We all have it. The fifth episode of the 4th season of Breaking Bad (named “Shotgun”) delves deeply into minds of Walter White and Jesse Pinkman while also reminding us that delusion is a colossal character flaw that could lead to the downfall of one or both of of the main characters in a micro and macro sense.
The show starts off with Walter’s Aztek zipping in and out of traffic while we are overhearing him having a conversation with Saul Goodman and leaving, what he feels is, a final voice mail for Skyler. Walt is on his way to to the Los Pollos Hermanos in order to confront Gus (and possibly kill him) over the kidnapping of Jesse by Mike. While he is there, Mike calls him in order to try to reassure him without letting him in on the fact that Jesse and him are on a job to pick up money drops. Walter doesn’t buy it and attempts to strong arm Gus only to find out that Gus isn’t in his backroom office.
Jesse on the other hand has just as much info as Walter at this point and thinks he’s on this joyride for the sole purpose of being offed. He eventually finds out that Gus has sent him out to be with Mike to pick up money drops at different locations throughout the area. Mike gives off the perception that he doesn’t trust Jesse and doesn’t allow him to do anything while reminding him that he is nothing like the deceased Victor, who is implied to be the guy that originally helped Mike do these runs. This is just the set up to Gus’ master plan. At one of the drops, Mike leaves Jesse in the car while he goes inside an abandoned building to pick up the money. While Jesse waits in the car, a car pulls up behind him, blocking the alley. A man with a shotgun starts approaching so Jesse’s survival instincts kicks in and he puts the car in reverse, narrowly missing the man with the shotgun, hitting the driver inside the car behind him, and then speeding off. Mike comes out, witnesses it, and is dumbstruck. Afterwards, Mike is walking alongside a random New Mexican street where Jesse pulls up and picks Mike back up. Mike shows approval of Jesse by allowing him to smoke a cigarette in the car whereas he didn’t let Jesse do that earlier in the episode. All of this proves to be an elaborate ruse when Mike meets Gus in order to talk about (not really since neither of these guys talk too much) Gus’ plot. It turns out that Gus has already mapped out Jesse’s mental topography and used Jesse’s nihilist neurosis at the time, flipped it around, and made him out to have delusions of being the hero in hopes that this will start a rift in the Walter Jesse partnership. I honestly found this a bit hard to swallow (what if Jesse completely bought in to his post traumatic stress over killing gale and allowed himself to be killed by the guy in the shotgun?) but in Vince Gilligan, I trust.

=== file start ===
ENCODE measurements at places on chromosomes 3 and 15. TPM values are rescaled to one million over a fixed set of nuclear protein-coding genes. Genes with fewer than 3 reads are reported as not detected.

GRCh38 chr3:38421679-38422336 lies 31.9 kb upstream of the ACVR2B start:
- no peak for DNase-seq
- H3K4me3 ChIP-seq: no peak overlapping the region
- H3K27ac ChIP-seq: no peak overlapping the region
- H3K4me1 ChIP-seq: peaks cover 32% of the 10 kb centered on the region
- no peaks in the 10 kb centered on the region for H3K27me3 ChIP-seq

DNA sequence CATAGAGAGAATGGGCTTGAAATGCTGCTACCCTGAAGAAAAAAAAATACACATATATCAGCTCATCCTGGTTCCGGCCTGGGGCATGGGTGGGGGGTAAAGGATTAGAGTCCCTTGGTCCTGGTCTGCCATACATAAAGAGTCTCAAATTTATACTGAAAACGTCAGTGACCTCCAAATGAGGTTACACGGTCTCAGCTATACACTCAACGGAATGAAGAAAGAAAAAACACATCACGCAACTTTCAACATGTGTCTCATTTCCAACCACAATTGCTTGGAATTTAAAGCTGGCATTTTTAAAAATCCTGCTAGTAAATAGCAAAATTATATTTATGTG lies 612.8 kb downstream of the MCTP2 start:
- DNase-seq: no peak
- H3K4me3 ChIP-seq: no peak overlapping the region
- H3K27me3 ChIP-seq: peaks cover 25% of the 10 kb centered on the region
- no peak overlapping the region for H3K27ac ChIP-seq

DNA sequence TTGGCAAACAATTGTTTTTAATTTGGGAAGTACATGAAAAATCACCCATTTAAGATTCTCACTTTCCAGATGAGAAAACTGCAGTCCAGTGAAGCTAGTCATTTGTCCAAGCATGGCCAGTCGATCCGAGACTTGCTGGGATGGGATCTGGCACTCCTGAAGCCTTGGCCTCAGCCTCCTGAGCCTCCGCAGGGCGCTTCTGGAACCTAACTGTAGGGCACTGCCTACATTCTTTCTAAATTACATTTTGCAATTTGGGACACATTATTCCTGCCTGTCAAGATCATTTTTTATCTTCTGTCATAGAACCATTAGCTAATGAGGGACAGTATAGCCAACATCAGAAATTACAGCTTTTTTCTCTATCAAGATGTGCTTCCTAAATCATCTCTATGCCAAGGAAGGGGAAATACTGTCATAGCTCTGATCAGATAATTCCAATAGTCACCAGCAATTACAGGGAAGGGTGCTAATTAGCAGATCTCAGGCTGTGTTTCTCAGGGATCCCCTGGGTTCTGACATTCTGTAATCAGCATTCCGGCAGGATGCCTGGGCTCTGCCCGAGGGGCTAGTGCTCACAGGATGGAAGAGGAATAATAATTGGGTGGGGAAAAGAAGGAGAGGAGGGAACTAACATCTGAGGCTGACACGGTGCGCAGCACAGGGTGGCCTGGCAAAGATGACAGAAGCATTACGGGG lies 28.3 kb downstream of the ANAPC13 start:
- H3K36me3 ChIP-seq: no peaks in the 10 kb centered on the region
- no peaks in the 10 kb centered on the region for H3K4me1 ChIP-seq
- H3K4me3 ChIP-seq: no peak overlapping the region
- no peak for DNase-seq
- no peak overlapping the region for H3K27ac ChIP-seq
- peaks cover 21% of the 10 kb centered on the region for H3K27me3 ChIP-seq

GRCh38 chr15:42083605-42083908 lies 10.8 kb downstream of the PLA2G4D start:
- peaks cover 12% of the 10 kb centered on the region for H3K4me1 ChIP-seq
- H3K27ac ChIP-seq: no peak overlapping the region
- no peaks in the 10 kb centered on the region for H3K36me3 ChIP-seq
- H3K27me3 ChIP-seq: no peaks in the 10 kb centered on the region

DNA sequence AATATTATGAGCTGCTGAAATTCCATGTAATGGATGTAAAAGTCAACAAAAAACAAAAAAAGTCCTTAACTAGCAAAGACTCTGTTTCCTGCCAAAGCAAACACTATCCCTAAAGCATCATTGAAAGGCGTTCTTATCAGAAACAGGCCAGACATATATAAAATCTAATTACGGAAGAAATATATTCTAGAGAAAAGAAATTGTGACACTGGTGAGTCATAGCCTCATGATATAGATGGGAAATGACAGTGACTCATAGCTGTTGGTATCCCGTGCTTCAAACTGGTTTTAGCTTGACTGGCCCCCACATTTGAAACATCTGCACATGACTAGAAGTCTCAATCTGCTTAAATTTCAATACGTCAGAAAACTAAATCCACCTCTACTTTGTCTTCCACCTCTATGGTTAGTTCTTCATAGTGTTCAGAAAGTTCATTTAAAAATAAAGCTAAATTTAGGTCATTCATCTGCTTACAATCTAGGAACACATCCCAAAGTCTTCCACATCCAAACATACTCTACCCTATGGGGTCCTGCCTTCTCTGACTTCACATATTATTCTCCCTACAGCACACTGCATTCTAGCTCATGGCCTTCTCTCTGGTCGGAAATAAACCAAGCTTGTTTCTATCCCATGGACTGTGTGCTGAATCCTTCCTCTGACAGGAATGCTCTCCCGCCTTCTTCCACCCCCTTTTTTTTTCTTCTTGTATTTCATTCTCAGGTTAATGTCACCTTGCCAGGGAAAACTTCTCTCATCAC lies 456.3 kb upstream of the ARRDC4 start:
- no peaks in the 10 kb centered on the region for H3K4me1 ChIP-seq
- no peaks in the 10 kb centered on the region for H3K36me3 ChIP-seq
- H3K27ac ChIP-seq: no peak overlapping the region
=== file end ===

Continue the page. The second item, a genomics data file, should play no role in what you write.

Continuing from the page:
Meanwhile, Walter lumbers on with the cook by himself. During the middle of the cook, he realizes he has to be home with Skyler in order to finalize the paperwork to purchase the car wash. After all of that, Skyler listens to Walt’s voice mail which she misinterprets as Walter admitting how much he misses her and Walter, Jr. This leads to them having sexual relations which Walter, Jr happens to stumble upon which causes Skyler to make plans for Walter to move back in with them. Walter is torn by this. Walter has wanted to move back in since he’s been kicked out. However, Walter is not elated by this at all. Walter wants to come back on his own terms and he wants to feel in control. You can tell from the scene that he feels almost emasculated by the fact that he feels Skyler is letting him 100% back in their lives instead of the other way around. As you may have noticed in the series so far, Walter’s arrogance doesn’t allow him to let other people have credit. Walter needs to feel like he’s in control and when he doesn’t, he is shaken up. This is proven again in the pen-ultimate scene of the episode. Hank talks about Gale Boetticher case and how it’s closed because he feels that Gale is Heisenberg. Walt’s arrogance shines through as he shoots down theories of Gale being a master chef and insinuating that the real Heisenberg is still out there. The episode closes with Hank wondering why a vegan like Gale would have flyer for a chicken place like Los Pollos Hermanos in his notebook.
Walter’s arrogance and delusion of grandeur will eventually lead to his downfall by the end of the series. If Walter allowed Gale to take credit for being Heisenberg, the case would’ve been closed and no one would be on his and Gus’ trail. However, Walter cannot allow anyone to take credit for his magnum opus, the purest meth known to man. This is Walter’s and Walter’s alone. In his mind, he is the author and there is no need for a bibliography because everything came from him and there is no need to let anyone think differently. Skyler forcing Walter’s hand to move back in with his family is also an important aspect to look at when observing the cracks of Walter’s delusion. During the whole series, Walter created this notion that everything he was doing, he was doing it because of how much he cared for his family and those closest to him (Jesse). When Walter showed trepidation when Skyler asked him to come back, it showed this isn’t completely the case. Walter has his own selfish reasons for still cooking. Now, Gus and Mike have built up a delusion within Jesse about how he’s this hero and how he’s now an important cog in Gus’ operation. Hints of a rift are already apparent as witnessed in the scene when Walter notices Jesse’s back in the lab. Is this going to be a rift that finally sets Walter and Jesse on different paths or are they going to come back together once again in order to take down Gus?